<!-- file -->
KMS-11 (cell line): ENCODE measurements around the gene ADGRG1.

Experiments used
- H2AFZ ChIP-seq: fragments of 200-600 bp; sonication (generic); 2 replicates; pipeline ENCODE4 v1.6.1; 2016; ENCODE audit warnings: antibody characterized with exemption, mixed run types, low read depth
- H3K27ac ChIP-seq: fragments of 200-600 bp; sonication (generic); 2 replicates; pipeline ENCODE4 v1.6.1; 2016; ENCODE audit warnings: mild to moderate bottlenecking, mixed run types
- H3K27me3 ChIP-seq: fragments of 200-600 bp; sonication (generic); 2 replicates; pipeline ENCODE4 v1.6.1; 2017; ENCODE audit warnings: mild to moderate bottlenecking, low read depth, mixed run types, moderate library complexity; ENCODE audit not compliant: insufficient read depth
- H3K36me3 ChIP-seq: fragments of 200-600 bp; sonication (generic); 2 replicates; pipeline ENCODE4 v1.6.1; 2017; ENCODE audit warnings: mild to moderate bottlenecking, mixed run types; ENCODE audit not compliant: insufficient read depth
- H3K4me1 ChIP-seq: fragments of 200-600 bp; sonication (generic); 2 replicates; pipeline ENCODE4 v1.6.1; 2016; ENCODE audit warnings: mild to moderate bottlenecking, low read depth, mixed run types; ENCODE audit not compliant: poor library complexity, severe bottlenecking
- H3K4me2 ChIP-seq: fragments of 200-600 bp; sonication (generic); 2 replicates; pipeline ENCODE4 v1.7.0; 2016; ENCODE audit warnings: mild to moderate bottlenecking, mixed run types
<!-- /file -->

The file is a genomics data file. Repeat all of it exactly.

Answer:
KMS-11 (cell line): ENCODE measurements around the gene ADGRG1.

Experiments used
- H2AFZ ChIP-seq: fragments of 200-600 bp; sonication (generic); 2 replicates; pipeline ENCODE4 v1.6.1; 2016; ENCODE audit warnings: antibody characterized with exemption, mixed run types, low read depth
- H3K27ac ChIP-seq: fragments of 200-600 bp; sonication (generic); 2 replicates; pipeline ENCODE4 v1.6.1; 2016; ENCODE audit warnings: mild to moderate bottlenecking, mixed run types
- H3K27me3 ChIP-seq: fragments of 200-600 bp; sonication (generic); 2 replicates; pipeline ENCODE4 v1.6.1; 2017; ENCODE audit warnings: mild to moderate bottlenecking, low read depth, mixed run types, moderate library complexity; ENCODE audit not compliant: insufficient read depth
- H3K36me3 ChIP-seq: fragments of 200-600 bp; sonication (generic); 2 replicates; pipeline ENCODE4 v1.6.1; 2017; ENCODE audit warnings: mild to moderate bottlenecking, mixed run types; ENCODE audit not compliant: insufficient read depth
- H3K4me1 ChIP-seq: fragments of 200-600 bp; sonication (generic); 2 replicates; pipeline ENCODE4 v1.6.1; 2016; ENCODE audit warnings: mild to moderate bottlenecking, low read depth, mixed run types; ENCODE audit not compliant: poor library complexity, severe bottlenecking
- H3K4me2 ChIP-seq: fragments of 200-600 bp; sonication (generic); 2 replicates; pipeline ENCODE4 v1.7.0; 2016; ENCODE audit warnings: mild to moderate bottlenecking, mixed run types